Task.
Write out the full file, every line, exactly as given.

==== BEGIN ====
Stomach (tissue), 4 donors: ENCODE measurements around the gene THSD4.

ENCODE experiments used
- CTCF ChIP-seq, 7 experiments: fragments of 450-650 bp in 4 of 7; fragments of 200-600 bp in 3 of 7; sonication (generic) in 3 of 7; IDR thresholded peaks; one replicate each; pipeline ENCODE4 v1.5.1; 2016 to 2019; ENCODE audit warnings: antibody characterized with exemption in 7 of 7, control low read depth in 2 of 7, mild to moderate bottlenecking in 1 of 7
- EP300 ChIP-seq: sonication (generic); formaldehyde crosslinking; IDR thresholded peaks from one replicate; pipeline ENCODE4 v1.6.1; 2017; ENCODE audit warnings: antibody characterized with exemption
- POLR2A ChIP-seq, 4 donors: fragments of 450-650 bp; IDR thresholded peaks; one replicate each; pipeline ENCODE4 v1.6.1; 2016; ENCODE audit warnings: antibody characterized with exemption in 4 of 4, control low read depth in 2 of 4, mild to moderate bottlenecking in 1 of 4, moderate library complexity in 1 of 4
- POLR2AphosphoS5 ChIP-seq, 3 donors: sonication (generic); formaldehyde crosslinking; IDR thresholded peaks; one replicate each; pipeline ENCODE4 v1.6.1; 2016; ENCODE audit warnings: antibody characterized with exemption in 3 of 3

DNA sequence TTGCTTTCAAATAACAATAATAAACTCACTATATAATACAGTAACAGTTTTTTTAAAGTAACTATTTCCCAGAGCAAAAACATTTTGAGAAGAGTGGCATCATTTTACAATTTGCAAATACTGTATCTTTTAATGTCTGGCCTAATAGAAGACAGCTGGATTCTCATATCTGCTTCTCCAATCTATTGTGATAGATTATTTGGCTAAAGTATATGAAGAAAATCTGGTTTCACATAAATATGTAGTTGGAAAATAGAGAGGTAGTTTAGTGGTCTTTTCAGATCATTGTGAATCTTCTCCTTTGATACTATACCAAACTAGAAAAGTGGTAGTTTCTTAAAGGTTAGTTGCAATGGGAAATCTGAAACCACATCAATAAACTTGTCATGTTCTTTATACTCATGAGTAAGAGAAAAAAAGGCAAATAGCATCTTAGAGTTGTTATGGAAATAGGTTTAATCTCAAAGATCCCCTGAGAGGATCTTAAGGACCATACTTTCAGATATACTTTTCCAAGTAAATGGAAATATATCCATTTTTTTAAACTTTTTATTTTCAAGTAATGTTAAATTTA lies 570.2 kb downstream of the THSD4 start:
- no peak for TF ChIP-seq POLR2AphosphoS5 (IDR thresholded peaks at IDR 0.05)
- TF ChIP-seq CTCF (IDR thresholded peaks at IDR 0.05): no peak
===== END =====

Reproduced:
Stomach (tissue), 4 donors: ENCODE measurements around the gene THSD4.

ENCODE experiments used
- CTCF ChIP-seq, 7 experiments: fragments of 450-650 bp in 4 of 7; fragments of 200-600 bp in 3 of 7; sonication (generic) in 3 of 7; IDR thresholded peaks; one replicate each; pipeline ENCODE4 v1.5.1; 2016 to 2019; ENCODE audit warnings: antibody characterized with exemption in 7 of 7, control low read depth in 2 of 7, mild to moderate bottlenecking in 1 of 7
- EP300 ChIP-seq: sonication (generic); formaldehyde crosslinking; IDR thresholded peaks from one replicate; pipeline ENCODE4 v1.6.1; 2017; ENCODE audit warnings: antibody characterized with exemption
- POLR2A ChIP-seq, 4 donors: fragments of 450-650 bp; IDR thresholded peaks; one replicate each; pipeline ENCODE4 v1.6.1; 2016; ENCODE audit warnings: antibody characterized with exemption in 4 of 4, control low read depth in 2 of 4, mild to moderate bottlenecking in 1 of 4, moderate library complexity in 1 of 4
- POLR2AphosphoS5 ChIP-seq, 3 donors: sonication (generic); formaldehyde crosslinking; IDR thresholded peaks; one replicate each; pipeline ENCODE4 v1.6.1; 2016; ENCODE audit warnings: antibody characterized with exemption in 3 of 3

DNA sequence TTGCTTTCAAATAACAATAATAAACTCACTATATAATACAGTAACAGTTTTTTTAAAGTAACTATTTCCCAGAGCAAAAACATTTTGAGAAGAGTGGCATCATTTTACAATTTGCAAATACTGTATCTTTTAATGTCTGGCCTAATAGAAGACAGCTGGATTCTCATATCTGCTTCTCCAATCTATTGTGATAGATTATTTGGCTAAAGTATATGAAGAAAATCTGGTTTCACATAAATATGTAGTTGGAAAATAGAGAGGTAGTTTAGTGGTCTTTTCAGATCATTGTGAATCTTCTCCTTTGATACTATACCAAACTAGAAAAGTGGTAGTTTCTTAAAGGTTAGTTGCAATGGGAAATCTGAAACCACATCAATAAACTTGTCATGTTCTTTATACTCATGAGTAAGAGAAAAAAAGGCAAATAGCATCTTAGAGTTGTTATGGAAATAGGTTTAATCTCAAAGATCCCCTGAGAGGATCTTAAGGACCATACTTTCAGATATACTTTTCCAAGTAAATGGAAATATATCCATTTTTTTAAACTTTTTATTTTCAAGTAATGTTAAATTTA lies 570.2 kb downstream of the THSD4 start:
- no peak for TF ChIP-seq POLR2AphosphoS5 (IDR thresholded peaks at IDR 0.05)
- TF ChIP-seq CTCF (IDR thresholded peaks at IDR 0.05): no peak